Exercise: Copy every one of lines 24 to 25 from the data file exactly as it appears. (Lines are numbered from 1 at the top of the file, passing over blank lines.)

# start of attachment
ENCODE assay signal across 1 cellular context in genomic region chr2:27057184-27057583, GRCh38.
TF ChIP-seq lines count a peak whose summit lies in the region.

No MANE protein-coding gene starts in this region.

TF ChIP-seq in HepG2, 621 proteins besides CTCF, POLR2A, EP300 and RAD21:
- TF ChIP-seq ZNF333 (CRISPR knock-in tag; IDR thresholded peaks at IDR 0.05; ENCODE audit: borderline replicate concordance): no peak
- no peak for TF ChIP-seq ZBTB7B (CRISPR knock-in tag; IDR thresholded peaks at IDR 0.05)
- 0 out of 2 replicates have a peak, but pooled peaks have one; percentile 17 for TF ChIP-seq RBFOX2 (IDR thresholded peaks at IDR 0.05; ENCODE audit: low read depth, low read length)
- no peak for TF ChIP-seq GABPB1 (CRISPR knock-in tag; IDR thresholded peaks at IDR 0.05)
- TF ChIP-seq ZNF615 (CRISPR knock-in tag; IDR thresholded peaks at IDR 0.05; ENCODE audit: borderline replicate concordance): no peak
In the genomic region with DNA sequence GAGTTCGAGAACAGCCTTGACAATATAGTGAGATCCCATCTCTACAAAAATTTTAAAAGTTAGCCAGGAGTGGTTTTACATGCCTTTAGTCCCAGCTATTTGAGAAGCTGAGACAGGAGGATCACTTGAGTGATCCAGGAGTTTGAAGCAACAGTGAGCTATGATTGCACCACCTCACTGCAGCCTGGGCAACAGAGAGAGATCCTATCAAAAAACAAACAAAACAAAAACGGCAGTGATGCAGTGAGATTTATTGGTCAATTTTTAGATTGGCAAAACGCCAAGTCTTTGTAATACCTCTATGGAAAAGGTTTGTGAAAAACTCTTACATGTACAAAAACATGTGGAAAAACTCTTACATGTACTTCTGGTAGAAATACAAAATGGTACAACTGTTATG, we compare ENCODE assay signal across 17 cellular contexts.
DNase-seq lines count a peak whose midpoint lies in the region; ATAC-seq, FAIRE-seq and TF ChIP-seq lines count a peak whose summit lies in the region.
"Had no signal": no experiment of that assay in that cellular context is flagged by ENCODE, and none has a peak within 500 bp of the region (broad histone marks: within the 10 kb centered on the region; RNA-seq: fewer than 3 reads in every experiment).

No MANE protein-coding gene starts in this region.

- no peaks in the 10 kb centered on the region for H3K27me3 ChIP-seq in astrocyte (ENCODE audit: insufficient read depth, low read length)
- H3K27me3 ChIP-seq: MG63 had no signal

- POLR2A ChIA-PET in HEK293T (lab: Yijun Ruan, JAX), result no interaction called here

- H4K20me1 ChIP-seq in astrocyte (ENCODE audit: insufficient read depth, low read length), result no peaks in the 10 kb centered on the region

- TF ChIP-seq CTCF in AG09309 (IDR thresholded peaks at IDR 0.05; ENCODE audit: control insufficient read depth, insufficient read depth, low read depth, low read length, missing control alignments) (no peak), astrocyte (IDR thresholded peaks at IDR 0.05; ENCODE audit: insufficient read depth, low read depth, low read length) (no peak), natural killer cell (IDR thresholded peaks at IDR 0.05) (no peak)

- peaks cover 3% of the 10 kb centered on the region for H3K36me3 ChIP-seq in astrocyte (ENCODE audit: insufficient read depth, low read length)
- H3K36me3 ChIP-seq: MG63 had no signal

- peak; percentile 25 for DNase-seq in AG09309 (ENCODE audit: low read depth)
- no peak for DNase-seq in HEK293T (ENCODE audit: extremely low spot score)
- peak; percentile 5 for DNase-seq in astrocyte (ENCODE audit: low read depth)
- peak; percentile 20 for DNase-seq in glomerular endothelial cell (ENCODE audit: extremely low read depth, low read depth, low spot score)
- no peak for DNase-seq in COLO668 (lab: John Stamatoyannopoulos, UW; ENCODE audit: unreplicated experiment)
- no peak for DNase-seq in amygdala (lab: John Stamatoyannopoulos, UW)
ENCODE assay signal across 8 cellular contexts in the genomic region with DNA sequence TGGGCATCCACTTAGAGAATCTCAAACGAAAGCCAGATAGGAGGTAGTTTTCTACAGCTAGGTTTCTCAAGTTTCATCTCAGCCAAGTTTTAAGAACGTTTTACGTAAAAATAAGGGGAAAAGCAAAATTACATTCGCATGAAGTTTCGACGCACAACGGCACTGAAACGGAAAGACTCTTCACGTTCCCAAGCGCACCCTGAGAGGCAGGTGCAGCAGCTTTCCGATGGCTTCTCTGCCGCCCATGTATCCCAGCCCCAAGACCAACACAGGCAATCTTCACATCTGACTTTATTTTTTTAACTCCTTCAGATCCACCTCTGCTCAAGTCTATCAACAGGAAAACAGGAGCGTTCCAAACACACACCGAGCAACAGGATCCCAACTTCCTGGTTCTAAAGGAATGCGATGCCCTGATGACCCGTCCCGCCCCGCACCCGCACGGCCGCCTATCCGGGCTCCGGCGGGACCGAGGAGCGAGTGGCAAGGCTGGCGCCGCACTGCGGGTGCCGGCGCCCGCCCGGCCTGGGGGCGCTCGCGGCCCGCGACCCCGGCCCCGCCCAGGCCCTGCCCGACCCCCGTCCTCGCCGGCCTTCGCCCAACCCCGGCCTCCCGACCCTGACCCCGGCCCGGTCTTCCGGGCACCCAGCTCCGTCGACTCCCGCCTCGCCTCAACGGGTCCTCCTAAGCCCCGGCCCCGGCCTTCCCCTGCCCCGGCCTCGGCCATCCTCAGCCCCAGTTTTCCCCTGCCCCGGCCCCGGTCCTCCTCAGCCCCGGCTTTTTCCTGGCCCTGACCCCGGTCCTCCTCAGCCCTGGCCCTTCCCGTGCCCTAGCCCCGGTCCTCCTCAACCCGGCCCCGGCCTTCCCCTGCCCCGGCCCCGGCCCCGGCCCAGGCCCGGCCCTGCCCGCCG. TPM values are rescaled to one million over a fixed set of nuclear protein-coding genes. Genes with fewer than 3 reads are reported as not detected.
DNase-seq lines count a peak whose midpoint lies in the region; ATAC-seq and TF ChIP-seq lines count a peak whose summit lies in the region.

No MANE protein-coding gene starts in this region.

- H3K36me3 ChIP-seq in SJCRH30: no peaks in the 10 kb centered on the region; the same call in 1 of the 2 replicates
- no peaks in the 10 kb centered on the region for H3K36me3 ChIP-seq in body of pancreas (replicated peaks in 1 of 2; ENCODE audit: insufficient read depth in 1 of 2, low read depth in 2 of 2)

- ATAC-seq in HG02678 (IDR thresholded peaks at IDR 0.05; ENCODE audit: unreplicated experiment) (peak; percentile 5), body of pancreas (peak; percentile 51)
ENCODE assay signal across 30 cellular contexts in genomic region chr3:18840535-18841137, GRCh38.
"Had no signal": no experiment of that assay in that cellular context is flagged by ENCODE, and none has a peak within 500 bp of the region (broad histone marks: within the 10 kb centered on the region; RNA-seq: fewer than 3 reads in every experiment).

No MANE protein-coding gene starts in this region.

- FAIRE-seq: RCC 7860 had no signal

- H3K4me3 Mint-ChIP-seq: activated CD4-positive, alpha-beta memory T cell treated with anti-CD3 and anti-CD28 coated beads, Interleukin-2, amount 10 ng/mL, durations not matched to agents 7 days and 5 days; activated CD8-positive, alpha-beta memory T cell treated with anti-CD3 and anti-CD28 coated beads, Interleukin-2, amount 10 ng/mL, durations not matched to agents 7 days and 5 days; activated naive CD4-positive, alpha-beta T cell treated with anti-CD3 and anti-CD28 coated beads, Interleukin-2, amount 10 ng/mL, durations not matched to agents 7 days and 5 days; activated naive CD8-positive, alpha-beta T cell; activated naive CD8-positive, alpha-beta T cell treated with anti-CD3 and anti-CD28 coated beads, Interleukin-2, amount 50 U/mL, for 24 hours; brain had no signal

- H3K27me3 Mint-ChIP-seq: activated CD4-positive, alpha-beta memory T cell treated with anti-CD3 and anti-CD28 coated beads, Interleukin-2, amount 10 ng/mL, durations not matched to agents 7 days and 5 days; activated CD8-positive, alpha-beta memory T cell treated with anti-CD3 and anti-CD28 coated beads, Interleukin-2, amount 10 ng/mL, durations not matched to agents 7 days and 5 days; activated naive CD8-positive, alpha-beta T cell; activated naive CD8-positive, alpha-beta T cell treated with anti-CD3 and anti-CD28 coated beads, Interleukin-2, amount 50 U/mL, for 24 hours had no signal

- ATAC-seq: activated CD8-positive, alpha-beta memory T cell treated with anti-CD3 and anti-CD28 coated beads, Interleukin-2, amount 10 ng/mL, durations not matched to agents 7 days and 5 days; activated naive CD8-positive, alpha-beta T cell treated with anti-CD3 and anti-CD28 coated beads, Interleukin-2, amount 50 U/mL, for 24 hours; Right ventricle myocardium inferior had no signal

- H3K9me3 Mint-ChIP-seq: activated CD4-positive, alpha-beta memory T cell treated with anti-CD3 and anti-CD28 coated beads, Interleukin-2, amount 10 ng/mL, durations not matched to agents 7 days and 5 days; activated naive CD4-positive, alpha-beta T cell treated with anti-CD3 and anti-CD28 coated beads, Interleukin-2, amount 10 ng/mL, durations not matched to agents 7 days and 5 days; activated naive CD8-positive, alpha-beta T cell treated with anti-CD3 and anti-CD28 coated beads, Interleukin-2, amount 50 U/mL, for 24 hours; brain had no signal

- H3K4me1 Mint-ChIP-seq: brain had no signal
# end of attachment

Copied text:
- peak; percentile 20 for DNase-seq in glomerular endothelial cell (ENCODE audit: extremely low read depth, low read depth, low spot score)
- no peak for DNase-seq in COLO668 (lab: John Stamatoyannopoulos, UW; ENCODE audit: unreplicated experiment)